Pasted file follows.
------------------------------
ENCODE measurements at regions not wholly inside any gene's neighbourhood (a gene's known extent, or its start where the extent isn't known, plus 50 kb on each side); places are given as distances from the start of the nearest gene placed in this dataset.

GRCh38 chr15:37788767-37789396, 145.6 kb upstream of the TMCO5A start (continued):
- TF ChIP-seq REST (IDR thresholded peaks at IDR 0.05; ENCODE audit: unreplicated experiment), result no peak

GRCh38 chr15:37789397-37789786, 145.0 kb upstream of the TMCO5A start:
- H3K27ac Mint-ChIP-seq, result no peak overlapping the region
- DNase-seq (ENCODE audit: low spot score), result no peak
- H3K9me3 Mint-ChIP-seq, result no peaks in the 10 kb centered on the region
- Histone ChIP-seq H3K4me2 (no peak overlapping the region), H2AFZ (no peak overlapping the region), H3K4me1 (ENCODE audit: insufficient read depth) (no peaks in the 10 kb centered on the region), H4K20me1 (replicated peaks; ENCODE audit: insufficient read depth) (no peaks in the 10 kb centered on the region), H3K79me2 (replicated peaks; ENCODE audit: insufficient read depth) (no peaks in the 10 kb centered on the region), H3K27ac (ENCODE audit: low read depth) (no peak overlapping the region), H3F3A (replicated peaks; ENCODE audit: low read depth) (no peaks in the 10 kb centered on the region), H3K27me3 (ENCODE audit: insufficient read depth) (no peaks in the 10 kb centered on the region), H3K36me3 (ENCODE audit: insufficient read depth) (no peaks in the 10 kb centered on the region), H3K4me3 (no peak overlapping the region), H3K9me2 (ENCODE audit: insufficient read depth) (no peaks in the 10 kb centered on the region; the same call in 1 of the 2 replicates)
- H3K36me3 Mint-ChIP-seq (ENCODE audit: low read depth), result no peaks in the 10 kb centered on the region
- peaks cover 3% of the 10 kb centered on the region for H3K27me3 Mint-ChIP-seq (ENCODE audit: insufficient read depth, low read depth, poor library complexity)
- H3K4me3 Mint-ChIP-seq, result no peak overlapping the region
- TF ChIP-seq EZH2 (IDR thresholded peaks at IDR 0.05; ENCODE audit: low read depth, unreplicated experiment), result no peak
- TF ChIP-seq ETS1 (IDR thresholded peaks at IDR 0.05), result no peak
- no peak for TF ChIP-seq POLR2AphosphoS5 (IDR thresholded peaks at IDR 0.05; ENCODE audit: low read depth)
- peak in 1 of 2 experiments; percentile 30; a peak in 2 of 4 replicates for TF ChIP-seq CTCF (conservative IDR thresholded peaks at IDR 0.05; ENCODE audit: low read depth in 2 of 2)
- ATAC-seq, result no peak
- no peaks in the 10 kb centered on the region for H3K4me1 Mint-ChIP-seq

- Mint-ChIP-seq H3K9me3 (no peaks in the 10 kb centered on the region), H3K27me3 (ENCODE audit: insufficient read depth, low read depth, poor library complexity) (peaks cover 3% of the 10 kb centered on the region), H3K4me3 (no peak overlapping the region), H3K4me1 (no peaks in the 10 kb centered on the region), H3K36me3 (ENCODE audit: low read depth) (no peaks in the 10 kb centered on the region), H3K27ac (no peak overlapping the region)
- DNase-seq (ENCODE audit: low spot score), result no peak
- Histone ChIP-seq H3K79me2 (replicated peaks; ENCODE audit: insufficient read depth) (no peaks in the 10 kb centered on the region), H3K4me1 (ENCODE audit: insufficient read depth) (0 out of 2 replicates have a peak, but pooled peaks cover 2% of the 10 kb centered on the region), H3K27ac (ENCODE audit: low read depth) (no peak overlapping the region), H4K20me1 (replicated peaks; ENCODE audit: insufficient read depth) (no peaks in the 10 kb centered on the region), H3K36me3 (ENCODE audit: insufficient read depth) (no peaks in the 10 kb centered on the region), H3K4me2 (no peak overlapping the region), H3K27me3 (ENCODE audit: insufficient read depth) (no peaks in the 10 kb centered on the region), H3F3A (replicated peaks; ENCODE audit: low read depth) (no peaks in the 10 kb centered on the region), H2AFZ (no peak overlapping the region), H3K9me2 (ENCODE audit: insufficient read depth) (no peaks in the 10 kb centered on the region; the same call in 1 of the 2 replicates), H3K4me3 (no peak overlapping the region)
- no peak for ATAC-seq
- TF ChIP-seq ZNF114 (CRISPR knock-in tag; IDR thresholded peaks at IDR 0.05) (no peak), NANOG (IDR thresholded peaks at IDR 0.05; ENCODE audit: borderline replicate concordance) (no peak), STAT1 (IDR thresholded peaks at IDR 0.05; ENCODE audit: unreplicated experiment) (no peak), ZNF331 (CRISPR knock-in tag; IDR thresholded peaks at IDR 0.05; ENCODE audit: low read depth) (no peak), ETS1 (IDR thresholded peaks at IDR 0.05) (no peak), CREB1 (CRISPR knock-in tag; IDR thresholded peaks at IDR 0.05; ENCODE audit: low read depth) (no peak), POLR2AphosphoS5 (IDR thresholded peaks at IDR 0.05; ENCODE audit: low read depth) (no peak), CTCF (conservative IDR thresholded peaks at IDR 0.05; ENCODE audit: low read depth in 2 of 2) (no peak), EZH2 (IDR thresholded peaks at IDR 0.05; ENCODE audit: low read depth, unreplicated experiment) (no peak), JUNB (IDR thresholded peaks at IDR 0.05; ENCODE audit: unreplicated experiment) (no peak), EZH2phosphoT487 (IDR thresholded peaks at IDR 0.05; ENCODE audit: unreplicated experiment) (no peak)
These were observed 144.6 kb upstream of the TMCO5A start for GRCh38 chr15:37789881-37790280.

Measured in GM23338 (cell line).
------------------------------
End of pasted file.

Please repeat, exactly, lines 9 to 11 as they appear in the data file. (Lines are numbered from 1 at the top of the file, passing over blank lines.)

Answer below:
- H3K36me3 Mint-ChIP-seq (ENCODE audit: low read depth), result no peaks in the 10 kb centered on the region
- peaks cover 3% of the 10 kb centered on the region for H3K27me3 Mint-ChIP-seq (ENCODE audit: insufficient read depth, low read depth, poor library complexity)
- H3K4me3 Mint-ChIP-seq, result no peak overlapping the region